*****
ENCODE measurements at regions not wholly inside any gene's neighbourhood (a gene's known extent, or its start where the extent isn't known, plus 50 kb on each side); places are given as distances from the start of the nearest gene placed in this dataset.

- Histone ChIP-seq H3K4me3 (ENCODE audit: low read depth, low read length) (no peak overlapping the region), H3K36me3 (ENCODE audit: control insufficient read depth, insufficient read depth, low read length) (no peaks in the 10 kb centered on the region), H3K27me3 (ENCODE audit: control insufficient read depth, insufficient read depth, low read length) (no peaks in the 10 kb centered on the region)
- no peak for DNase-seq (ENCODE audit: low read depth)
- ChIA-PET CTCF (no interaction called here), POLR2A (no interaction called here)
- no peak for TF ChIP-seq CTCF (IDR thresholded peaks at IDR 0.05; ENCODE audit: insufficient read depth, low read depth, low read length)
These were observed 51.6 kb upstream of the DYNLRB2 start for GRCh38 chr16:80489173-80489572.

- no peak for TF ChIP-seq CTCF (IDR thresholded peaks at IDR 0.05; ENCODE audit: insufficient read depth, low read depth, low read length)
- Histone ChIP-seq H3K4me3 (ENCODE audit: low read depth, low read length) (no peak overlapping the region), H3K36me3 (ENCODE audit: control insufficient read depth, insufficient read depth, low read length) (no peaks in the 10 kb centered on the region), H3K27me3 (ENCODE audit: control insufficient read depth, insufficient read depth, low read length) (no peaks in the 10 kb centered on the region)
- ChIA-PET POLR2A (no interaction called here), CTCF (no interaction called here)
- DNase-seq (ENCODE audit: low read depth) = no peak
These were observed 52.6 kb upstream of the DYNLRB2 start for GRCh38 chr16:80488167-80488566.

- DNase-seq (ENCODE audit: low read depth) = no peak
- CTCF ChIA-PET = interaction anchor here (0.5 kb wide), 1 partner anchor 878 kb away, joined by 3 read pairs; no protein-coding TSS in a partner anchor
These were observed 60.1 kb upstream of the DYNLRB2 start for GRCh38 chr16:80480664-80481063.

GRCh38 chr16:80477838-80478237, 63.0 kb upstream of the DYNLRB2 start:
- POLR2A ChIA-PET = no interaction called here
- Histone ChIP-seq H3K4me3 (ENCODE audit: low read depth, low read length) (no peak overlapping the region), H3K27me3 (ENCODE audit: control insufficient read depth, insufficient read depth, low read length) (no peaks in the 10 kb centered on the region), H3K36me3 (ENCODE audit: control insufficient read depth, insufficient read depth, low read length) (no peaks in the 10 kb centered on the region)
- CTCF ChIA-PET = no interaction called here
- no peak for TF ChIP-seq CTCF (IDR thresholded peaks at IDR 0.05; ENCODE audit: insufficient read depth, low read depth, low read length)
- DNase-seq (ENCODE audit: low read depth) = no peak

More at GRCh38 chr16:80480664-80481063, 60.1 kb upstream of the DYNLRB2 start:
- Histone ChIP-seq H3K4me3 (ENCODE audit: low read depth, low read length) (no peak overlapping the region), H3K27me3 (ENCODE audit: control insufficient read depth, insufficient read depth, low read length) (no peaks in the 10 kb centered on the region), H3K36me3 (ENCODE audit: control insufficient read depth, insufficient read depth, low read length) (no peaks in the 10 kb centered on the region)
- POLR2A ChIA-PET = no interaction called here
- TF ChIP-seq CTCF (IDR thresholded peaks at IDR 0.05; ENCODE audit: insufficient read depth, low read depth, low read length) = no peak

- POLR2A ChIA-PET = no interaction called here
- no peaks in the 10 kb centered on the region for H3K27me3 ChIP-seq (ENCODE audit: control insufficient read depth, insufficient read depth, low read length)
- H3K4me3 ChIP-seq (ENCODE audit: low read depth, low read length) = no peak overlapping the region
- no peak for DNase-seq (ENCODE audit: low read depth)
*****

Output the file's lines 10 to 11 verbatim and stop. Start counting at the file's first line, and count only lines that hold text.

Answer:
- DNase-seq (ENCODE audit: low read depth) = no peak
These were observed 52.6 kb upstream of the DYNLRB2 start for GRCh38 chr16:80488167-80488566.